Nebraska Invertebrate Fossils - Arthropods
Arthropods are joint-legged animals with segmented bodies. They typically grow by molting their shells.
Description: (Shumard) is the least common of the late Pennsylvanian - Early Permian age trilobites to have been found in Nebraska. It has a stratigraphic range from the Hertha Limestone (Pennsylvanian, Missourian) through the Grant Shale (Permian, Big Blue) in Nebraska. It has been found in older rocks (Desmoinesian) in other states. "A. missouriensis" is normally found in thick, near-shore limestone beds that are called called regressive limestones. These were deposited in shallow, warm water when seas withdrew from the North American midcontinent. Pabian and Fagerstrom (1968) studied this species of trilobite in detail and showed that they grew in a rectilinear mode. "A. missouriensis" has also been found in Illinois, Iowa, Missouri, Kansas, Wyoming, Oklahoma and Texas. The example that is shown here was collected by W. D. "Ted" White, who is a highly respected amateur collector from Omaha, Nebraska, and it is now on display at the University of Nebraska State Museum.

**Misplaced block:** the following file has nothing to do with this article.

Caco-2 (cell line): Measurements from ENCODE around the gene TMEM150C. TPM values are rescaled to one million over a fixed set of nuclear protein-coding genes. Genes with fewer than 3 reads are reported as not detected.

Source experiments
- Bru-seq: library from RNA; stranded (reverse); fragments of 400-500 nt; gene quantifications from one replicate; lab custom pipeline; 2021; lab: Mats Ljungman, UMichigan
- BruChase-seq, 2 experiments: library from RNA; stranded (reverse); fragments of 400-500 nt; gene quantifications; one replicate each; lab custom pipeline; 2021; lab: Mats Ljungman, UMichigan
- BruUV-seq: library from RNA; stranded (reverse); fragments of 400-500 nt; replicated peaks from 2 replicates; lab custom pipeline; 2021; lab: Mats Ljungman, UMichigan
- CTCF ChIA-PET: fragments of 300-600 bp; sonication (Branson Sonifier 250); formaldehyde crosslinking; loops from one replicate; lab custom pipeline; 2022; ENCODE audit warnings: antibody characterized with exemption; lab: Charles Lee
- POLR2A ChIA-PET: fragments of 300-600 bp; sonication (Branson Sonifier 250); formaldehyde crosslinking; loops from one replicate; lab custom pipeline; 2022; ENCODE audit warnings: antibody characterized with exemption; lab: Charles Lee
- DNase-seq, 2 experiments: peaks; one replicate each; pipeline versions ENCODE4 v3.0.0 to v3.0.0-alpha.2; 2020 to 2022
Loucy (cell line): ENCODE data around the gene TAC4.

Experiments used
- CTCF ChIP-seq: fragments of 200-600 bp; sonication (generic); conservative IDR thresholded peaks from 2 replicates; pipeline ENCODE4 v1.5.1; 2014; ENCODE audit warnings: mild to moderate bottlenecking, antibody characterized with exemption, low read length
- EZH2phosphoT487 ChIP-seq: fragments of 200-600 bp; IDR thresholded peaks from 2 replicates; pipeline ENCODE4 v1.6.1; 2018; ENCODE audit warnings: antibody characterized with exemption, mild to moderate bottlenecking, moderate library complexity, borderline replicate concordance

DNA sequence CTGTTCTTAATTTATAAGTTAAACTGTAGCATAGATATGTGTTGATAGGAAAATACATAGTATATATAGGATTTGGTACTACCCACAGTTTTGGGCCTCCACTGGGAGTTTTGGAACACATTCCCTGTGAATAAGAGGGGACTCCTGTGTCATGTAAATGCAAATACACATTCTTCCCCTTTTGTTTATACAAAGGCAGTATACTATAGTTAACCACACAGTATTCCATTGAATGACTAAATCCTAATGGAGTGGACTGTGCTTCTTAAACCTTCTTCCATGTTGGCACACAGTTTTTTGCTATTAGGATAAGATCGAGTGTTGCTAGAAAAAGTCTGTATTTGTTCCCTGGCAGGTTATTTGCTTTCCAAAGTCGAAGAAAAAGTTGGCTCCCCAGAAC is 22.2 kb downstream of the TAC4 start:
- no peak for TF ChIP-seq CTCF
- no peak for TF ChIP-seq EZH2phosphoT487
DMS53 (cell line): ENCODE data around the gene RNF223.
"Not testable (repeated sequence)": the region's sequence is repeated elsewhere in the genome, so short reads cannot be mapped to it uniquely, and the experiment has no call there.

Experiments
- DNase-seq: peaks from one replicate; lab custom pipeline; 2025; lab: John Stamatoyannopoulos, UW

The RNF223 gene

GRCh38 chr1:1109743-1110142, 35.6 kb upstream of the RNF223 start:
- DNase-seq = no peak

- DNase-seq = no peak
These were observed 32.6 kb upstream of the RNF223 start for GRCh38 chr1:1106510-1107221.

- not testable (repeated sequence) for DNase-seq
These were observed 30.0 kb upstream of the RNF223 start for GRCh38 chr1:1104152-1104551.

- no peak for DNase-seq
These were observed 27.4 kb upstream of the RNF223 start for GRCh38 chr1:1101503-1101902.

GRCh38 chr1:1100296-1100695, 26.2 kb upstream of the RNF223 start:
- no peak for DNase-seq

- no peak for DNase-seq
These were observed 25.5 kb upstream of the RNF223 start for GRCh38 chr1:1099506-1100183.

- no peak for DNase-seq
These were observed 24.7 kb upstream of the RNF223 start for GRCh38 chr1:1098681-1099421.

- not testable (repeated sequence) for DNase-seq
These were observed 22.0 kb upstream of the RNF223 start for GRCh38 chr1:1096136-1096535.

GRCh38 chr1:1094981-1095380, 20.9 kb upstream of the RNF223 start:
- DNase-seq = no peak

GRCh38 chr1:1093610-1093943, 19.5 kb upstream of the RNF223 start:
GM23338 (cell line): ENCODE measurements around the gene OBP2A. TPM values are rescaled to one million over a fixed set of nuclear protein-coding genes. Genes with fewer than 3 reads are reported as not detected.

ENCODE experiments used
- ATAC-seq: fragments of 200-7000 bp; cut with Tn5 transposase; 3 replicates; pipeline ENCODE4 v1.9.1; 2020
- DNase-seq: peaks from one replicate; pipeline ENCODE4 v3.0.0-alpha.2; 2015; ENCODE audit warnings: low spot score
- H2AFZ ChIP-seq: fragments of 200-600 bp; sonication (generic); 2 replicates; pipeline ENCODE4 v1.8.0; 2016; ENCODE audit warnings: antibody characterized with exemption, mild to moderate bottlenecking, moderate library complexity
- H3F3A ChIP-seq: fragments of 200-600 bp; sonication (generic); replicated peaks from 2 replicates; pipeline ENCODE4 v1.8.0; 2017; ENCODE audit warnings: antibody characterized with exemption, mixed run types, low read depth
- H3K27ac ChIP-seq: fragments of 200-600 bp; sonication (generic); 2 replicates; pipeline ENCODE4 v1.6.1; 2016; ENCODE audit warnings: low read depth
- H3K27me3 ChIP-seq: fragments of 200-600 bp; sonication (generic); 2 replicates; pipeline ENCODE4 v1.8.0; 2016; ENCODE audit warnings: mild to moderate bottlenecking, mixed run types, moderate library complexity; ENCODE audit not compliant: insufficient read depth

Description: This tail (pygidium) of "Ameura missouriensis" (Shumard) has two bite marks on right hand pleural lobe and one on the right hand flange of the tail. The fact that these scars show no signs of healing strongly suggests that this trilobite was eaten by a larger predator. The specimen was collected by Bill Rushlau from the Kiewitz Shale beds of the Stoner Limestone member, Stanton Formation near Louisville, Cass County.